2C-B. DiPT. 4-AcO-DMT. When it comes to the names of novel psychedelic compounds, it sometimes feels like all that’s missing is an “H-I-J-K-L-M-N-O-P.” These new compounds are “research chemicals” or “designer drugs.” Their letter and number names represent the arrangement of atoms in each molecular compound. Yet amid this alphabet soup lies a wildly diverse range of possible experiences for the explorer. But, it’s vital to approach these compounds with caution, knowledge, and respect.
Today, we’re focusing on 2C-I, also known as the “smile drug.” The drug is one of the most widespread psychedelics within the “2C” family, which also includes 2C-B and lesser-known compounds like 2C-T-7. The family belongs to a larger classification of chemicals called phenethylamines. Most drugs in the 2C family were first synthesized by pioneer chemist Alexander “Sasha” Shulgin in the 1970s and 1980s. Shulgin infamously tested many of these compounds himself and shared them with close friends. He documented their experiences in his 1991 book PiHKAL: A Chemical Love Story (“PiHKAL” stands for “Phenethylamines I Have Known and Loved”).
Though 2C-I is a Schedule I-banned substance in the US and widely illegal throughout Europe, it continues to be popularly discussed on sites like Reddit and Erowid by psychonauts interested in experimenting with research chemicals.
What is 2C-I, Anyway? An Introduction to the “Smiles Drug”
Scientifically speaking, 2C-I is a phenethylamine. It belongs to a diverse class of organic compounds that stimulate the central nervous system of humans. Phenethylamines are found naturally in plants, bacteria, fungi, and animals, but they can also be made in a lab. Many well-known stimulants are phenethylamines, including:
- antidepressants like Wellbutrin
There are dozens of known 2C drugs, from 2C-B to 2C-G-6. While most are rarely synthesized or sold, others are commonly found in recreational contexts.
Within the phenethylamine class is the “2C” family of drugs (named by Shulgin for the two carbon atoms between the benzene ring and the amino group), most of which produce psychedelic effects that vary greatly in their nature and strength. 2C drugs have been studied for their emotional and physiological effects—along with their potential risks of neurotoxicity and death. The smiles drug made headlines in 2012 after two teens died after consuming a possibly tainted batch; experts at the time cited warnings about the cardiovascular risks of the psychedelic.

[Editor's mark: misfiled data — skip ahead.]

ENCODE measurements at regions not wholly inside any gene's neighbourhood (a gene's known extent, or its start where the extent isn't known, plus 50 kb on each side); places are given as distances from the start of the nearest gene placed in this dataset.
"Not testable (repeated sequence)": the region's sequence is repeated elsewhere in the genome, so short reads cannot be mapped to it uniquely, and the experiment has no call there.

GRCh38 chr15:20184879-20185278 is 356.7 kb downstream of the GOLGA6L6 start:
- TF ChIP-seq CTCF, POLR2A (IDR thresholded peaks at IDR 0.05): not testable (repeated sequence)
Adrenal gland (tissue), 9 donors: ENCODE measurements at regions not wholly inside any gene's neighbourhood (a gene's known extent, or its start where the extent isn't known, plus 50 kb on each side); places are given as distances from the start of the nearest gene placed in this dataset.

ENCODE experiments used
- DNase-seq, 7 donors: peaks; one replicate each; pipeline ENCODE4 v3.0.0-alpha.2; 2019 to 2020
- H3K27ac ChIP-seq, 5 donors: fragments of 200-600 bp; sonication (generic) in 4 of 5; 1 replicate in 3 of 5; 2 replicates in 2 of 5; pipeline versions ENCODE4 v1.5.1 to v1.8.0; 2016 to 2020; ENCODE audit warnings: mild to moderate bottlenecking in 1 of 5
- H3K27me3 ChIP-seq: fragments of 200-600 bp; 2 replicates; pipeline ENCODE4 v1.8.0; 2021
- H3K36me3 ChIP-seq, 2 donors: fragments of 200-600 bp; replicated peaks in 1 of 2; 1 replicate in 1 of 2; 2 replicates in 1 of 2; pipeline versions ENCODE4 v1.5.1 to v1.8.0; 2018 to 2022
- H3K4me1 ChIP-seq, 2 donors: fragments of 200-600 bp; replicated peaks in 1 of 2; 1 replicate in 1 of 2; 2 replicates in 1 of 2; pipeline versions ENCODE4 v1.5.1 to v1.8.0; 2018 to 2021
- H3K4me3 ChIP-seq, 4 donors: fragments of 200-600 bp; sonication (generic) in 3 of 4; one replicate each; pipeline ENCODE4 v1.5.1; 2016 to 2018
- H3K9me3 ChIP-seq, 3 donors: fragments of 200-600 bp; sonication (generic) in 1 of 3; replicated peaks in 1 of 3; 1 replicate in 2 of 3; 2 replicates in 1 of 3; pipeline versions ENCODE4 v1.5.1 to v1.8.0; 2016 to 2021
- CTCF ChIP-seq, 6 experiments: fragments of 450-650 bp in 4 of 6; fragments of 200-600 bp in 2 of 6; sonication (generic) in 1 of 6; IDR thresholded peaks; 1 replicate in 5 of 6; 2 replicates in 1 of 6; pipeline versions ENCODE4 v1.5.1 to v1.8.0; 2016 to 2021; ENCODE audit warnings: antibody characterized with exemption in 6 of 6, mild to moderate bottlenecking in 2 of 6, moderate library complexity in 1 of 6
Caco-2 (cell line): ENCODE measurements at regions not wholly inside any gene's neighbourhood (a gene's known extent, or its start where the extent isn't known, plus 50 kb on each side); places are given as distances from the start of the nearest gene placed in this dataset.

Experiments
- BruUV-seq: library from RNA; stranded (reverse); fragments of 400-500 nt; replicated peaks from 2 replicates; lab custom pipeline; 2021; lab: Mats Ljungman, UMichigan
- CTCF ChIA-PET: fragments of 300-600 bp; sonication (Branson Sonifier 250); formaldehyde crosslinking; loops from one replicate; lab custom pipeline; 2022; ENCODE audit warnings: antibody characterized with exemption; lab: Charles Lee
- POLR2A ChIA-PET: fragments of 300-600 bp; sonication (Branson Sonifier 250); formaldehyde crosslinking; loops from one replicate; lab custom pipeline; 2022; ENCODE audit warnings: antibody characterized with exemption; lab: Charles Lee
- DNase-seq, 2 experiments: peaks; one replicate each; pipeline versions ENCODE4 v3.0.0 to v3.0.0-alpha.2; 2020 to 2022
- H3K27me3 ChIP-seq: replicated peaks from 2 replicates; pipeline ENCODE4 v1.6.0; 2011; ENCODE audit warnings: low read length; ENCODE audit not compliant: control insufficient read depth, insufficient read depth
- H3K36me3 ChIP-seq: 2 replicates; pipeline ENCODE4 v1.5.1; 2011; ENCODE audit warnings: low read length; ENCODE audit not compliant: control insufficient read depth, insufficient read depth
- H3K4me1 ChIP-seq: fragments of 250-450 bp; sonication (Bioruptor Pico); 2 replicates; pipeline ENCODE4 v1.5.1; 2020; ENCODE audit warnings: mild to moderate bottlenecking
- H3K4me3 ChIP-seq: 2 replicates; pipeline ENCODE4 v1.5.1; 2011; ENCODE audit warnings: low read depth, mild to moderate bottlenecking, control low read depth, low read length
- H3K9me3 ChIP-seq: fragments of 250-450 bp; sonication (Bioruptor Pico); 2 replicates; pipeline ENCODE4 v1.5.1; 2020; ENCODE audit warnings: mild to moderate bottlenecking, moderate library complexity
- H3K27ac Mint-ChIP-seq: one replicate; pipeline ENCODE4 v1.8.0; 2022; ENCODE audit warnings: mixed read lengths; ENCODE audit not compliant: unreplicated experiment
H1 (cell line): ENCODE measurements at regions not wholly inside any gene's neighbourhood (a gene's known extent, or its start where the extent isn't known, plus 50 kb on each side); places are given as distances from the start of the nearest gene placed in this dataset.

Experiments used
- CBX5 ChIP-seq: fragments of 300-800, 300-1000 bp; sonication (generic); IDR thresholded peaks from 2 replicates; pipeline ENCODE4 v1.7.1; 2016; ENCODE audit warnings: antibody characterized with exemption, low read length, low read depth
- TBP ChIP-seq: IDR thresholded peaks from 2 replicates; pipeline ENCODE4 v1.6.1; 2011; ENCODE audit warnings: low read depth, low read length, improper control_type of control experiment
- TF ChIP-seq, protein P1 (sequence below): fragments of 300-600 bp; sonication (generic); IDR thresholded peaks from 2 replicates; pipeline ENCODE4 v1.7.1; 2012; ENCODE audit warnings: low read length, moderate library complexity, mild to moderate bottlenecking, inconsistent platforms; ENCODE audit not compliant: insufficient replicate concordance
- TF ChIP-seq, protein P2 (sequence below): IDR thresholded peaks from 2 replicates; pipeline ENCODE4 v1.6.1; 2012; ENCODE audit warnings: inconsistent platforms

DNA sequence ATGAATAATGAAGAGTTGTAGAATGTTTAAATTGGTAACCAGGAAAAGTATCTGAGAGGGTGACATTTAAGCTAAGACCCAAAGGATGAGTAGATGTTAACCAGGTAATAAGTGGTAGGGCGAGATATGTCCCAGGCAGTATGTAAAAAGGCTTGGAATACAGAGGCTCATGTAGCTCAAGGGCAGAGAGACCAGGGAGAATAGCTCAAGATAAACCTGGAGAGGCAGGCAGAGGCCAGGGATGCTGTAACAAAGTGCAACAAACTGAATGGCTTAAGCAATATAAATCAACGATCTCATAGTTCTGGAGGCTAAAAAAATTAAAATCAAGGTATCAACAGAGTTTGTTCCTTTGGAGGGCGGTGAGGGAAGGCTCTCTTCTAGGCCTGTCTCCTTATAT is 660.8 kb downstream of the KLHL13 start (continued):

Clancy Beckers works in crisis intervention, peer education, and festival crowd care with the Australian harm reduction group DanceWize NSW. As they explained to DoubleBlind, 2C-I is a “versatile psychedelic substance that offers a balanced array of visual and emotional effects, [but] like any drug, it has its own set of risks and considerations, so it’s essential to approach its use cautiously and responsibly.”
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“…like any drug, it has its own set of risks and considerations, so it’s essential to approach its use cautiously and responsibly.”
A Chemical History
Much like DiPT and other psychedelics tested by Alexander Shulgin, 2C-I emerged during the first psychedelic boom, when scientists excitedly sought out new compounds that might have the unique, possibly therapeutic effects observed in LSD research. Paul Daley is the co-founder and chief science officer of the Alexander Shulgin Research Institute, which exists to further Shulgin’s legacy in chemical discoveries. In 2010, he told OpenDemocracy that the study of synthetic phenethylamines like 2C-I “began in 1949 with the creation of the first synthetic analog of mescaline.”
Mescaline is a phenethylamine that occurs naturally in peyote and San Pedro cacti, whose ritual use by Indigenous peoples stretches back thousands of years. The pursuit of synthetic compounds that could offer similarly profound experiences led to the creation of hundreds of new drugs. While the scientific establishment tested a variety of compounds known as tryptamines, including LSD and DMT, Shulgin was the first to synthesize most of the phenethylamines documented in his writings.